Reading an article in the SMH by novelist John Marsden, whose Tomorrow series is apparently epic among teenagers (?) and is on its way to the big screen, I was curious when he said: 'I'm not a visual person. I see words not pictures. I don't notice faces, clothing, hairstyles. There are few descriptions of such things in my books. I can have an hour's conversation with someone I've just met, run into them an hour later and not recognise them.'
Maybe that's why I haven't read any of his books? The idea that a person can look at something and not perceive some dual impression of form as well as function is incomprehensible to me.
Especially when it comes to characters and their clothes! Today's list comes courtesy of Flavorwire, whose writer Judy Berman had the brilliant idea to nominate Literature's 10 Best Dressed Characters. Bravo! I do admire most of the inclusions and am particularly pleased that Madame Bovary got a guernsey - however it must be said - there are a couple of glaring omissions.
Where is Anna Karenina?
And Marguerite Duras' nameless girl in The Lover, the girl with an imagination that surpasses her grim reality and who goes to school wearing evening shoes?:
"I'm wearing a dress of real silk, but it's threadbare, almost transparent. It used to belong to my mother...It's a sleeveless dress with a very low neck. It's the sepia color real silk takes on with wear. It's a dress I remember. I think it suits me. I'm wearing a leather belt with it, perhaps a belt belonging to one of my brothers...This particular day I must be wearing the famous pair of gold lamé high heels. I can't see any others I could have been wearing, so I'm wearing them...Going to school in evening shoes decorated with diamanté flowers... These high heels are the first in my life, they're beautiful, they've eclipsed all the shoes that went before...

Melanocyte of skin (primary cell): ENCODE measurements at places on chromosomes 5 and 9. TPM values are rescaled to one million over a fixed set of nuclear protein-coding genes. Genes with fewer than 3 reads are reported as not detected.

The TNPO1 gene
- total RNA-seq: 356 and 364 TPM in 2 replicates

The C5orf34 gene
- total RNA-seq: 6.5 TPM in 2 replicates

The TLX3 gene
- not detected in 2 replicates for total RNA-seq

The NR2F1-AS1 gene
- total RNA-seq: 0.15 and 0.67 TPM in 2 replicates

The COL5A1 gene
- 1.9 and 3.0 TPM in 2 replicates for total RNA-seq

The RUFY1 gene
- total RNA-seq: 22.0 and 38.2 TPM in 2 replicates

Here's a couple from Flavorwire's list:
In Breakfast at Tiffany's Truman Capote writes of Holly Golightly: “She was still on the stairs, now she reached the landing, and the ragbag colors of her boy’s hair, tawny streaks, strands of albino blond and yellow caught the hall light. It was a warm evening, nearly summer, and she wore a slim, cool black dress, black sandals, a pearl choker. For all her chic thinness, she had an almost breakfast-cereal air of health, a soap and lemon cleanness, a rough pink darkening in the cheeks. Her mouth was large, her nose upturned. A pair of dark glasses blotted out her eyes. It was a face beyond childhood, yet this side of belonging to a woman. I thought her anywhere between sixteen and thirty; as it turned out, she was shy two months of her nineteenth birthday.”
Gustave Flaubert describes Emma in Madame Bovary: “She would come directly, charming, agitated, looking back at the glances that followed her, wearing her flounced gown with gold eyeglass, her dainty shoes, all sorts of elegant trifles that he had never enjoyed, and exhaling the ineffable seduction of yielding virtue.”
Who do you think should have made the cut?